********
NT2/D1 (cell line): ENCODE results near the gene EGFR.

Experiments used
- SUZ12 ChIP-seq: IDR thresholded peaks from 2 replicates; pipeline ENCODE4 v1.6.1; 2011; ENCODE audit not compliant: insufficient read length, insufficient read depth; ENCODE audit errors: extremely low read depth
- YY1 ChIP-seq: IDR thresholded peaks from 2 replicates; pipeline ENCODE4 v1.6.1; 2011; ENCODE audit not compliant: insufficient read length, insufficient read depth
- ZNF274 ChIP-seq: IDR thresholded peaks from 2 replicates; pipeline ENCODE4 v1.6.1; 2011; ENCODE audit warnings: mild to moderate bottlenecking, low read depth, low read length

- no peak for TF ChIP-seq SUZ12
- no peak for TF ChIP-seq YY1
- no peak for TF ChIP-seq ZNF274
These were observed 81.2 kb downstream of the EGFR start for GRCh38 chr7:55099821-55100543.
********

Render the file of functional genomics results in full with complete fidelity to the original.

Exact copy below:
NT2/D1 (cell line): ENCODE results near the gene EGFR.

Experiments used
- SUZ12 ChIP-seq: IDR thresholded peaks from 2 replicates; pipeline ENCODE4 v1.6.1; 2011; ENCODE audit not compliant: insufficient read length, insufficient read depth; ENCODE audit errors: extremely low read depth
- YY1 ChIP-seq: IDR thresholded peaks from 2 replicates; pipeline ENCODE4 v1.6.1; 2011; ENCODE audit not compliant: insufficient read length, insufficient read depth
- ZNF274 ChIP-seq: IDR thresholded peaks from 2 replicates; pipeline ENCODE4 v1.6.1; 2011; ENCODE audit warnings: mild to moderate bottlenecking, low read depth, low read length

- no peak for TF ChIP-seq SUZ12
- no peak for TF ChIP-seq YY1
- no peak for TF ChIP-seq ZNF274
These were observed 81.2 kb downstream of the EGFR start for GRCh38 chr7:55099821-55100543.